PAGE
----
Emancipation Watch Night
EMANCIPATION WATCH NIGHT
was held at 4 p.m.
on Wednesday, December 31, 2014
Smithfield Community Center
5255 Pleasant Valley Road
Peterboro NY 13134
Emancipation Watch Night Commemoration in Peterboro
On the eve of the Sesquicentennial of the Thirteenth Amendment, Owen Corpin will, once again, prepare the watch fire and provide the program for the Watch Night commemoration at 4 p.m. Wednesday, December 31, 2014. The program will begin at the Smithfield Community Center, 5255 Pleasant Valley Road, Peterboro NY 13134 and will move to the watch fire site on the Peterboro Green. Retired Navy Commander Owen Corpin, a member of the National Abolition Hall of Fame and Museum and a descendant of 19th Century freedom seekers who came to Peterboro, organized the Watch Night commemoration on the 150th anniversary of the first Watch Night in 1862.
Through the night of December 31, 1862, people of the North and South waited through the night to see if President Abraham Lincoln would issue the Emancipation Proclamation, freeing slaves in the states of rebellion. Lincoln had shared his first draft with his Cabinet as early as September 22, 1862. A facsimile of that Preliminary Emancipation Proclamation gifted to the National Abolition Hall of Fame and Museum by the New York State Museum will be on display at the Smithfield Community Center. The First Steps to Freedom: Abraham Lincoln’s Emancipation Proclamation brochures from Albany explaining the document and Gerrit Smith’s role in preserving the treasure will be distributed.
Watch Night on New Year’s Eve 2014 ushers in the Sesquicentennial Year of the end of the Civil War, the Thirteenth Amendment which abolished slavery in the United States, and the assassination of President Lincoln. 2015 heritage events in Peterboro will include a processional honoring veterans of the Civil War, programs about Appomattox, and Lincoln’s death at the 23rd Annual Civil War Weekend June 13 & 14. In October 2015 the National Abolition Hall of Fame and Museum will be hosting Created Equal: America’s Civil Rights Struggle. The film and discussion series is supported by the Gilder Lehrman Institute of American History and the National Endowment for the Humanities, and addresses the continuation of the struggle for freedom after the Emancipation Proclamation and the Thirteenth Amendment. The National Abolition Hall of Fame and Museum is planning a special public weekend October 23-24 to feature Abraham Lincoln: The Great Emancipator.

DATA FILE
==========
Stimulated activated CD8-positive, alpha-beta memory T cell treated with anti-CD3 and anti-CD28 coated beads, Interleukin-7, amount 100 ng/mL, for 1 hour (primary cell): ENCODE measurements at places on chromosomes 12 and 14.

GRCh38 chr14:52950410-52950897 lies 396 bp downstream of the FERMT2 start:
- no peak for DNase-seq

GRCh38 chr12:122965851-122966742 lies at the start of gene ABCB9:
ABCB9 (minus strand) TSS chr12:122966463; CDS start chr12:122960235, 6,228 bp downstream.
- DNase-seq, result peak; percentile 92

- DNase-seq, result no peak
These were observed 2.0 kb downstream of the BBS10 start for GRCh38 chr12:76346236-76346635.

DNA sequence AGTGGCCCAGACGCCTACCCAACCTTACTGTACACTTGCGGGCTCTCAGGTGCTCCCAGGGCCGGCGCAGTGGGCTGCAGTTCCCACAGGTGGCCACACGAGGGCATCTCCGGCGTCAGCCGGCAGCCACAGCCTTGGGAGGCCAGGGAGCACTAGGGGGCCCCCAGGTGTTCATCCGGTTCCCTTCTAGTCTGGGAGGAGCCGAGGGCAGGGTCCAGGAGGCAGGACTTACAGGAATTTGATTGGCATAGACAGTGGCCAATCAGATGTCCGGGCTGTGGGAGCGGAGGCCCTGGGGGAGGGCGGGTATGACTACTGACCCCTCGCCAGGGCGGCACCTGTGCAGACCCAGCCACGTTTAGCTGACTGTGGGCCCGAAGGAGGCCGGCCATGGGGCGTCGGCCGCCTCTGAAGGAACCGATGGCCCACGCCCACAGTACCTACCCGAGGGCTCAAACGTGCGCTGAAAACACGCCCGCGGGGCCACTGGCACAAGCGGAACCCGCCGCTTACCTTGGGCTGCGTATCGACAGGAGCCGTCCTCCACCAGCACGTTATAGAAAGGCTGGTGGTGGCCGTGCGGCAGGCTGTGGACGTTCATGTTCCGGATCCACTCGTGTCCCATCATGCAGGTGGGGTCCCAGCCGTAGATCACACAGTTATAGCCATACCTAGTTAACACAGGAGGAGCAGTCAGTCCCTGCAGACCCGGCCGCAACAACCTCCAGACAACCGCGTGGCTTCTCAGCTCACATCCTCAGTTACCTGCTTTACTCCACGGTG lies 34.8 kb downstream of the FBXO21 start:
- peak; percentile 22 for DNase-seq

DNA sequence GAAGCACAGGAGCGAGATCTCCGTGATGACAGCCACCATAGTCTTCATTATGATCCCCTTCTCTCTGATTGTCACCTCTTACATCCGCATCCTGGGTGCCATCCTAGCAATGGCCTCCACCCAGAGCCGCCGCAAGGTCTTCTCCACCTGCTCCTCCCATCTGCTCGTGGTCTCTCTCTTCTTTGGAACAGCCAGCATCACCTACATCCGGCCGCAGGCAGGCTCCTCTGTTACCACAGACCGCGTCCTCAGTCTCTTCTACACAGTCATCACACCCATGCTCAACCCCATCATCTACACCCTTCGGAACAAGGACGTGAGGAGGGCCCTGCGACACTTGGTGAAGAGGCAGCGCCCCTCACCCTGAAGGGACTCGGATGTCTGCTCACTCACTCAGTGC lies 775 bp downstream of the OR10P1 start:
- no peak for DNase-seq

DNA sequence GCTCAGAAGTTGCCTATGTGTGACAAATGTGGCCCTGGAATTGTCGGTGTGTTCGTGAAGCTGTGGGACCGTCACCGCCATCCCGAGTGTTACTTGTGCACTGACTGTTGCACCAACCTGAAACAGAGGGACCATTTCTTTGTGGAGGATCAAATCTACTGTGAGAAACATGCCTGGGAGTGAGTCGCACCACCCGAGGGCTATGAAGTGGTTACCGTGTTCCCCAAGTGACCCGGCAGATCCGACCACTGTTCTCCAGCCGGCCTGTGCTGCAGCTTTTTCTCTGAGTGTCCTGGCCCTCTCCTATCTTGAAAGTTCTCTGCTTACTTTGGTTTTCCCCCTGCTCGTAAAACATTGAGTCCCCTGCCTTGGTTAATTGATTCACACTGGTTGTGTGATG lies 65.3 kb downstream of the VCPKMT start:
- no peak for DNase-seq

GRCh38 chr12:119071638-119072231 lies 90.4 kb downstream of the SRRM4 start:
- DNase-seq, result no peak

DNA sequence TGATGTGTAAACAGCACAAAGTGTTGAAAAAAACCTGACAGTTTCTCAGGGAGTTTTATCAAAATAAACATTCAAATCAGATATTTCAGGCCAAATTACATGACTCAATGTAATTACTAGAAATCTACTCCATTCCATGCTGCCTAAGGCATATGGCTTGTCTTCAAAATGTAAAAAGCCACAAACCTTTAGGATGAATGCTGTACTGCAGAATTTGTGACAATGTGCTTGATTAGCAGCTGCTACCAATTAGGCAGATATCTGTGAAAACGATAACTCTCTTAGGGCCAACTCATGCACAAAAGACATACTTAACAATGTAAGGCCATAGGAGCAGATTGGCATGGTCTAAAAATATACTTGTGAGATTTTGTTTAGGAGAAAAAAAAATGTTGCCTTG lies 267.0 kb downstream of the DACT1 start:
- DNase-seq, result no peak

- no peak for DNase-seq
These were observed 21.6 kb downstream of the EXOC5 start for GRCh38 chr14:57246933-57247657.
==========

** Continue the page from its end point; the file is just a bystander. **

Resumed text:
The public is encouraged to join in this free Sesquicentennial observance of the Emancipation Proclamation. Dress warmly! Bring a flashlight! For more information: Owen Corpin at 315-750-6561 or firstname.lastname@example.org
Retired Navy Commander Owen Corpin, once again, prepared the watch fire and provided the program for the Watch Night commemoration at 4 p.m. Wednesday, December 31, 2014. The program began at the Smithfield Community Center, 5255 Pleasant Valley Road, Peterboro NY 13134 and moved to the watch fire site on the Peterboro Green.
The First Steps to Freedom: Abraham Lincoln’s Emancipation Proclamationbrochures from the New York State Museum in Albany explaining the document and Gerrit Smith’s role in preserving the treasure was distributed at the Watch Night event in Peterboro.
The First Watch Night for Emancipation in Peterboro: December 31, 2012
On December 31, 2012 the National Abolition Hall of Fame and Museum (NAHOF) in Peterboro New York will presented a program from 4:00 pm to 6:00 pm to commemorate and celebrate the tradition of “Watch Night.”
In 1862 African Americans congregated in homes, meeting halls, and churches in the North and in secret locations in the Confederacy on the evening of December 31, to “watch” for the coming of the Emancipation Proclamation which would deliver them from a life of physical bondage into a life of freedom on January 1, 1863. It is important to remember and understand the significance of this event and the contributions that African American patriots then made as they joined the Union Army and Navy and enforced the Emancipation Proclamation on the way to victory in the Civil War.
The program included an informational session, the history of “Watch Nights” and traditional fellowship, freedom readings, songs and hymns, and NAHOF activities. The program will conclude at about 6:00 pm with a reading of portions of the Emancipation Proclamation and the lighting of a symbolic watch fire, in memory of the African Americans who served in the Civil War.
Watch Night , National Archives
African Americans watch through the night of December 31, 1862 for the coming of the Emancipation Proclamation which would deliver them from a life of physical bondage into a life of freedom on January 1, 1863.
As night fell the commemoration of the 1862 event began at the Smithfield Community Center and home of the National Abolition Hall of Fame and Museum.
The site was prepared for the Watch Fire on the Green in the center of Peterboro. Photos courtesy of Dr. J. Bowen
Own Corpin leads the gourp as the watch fire is lit.
Photo courtesy of R. Huerta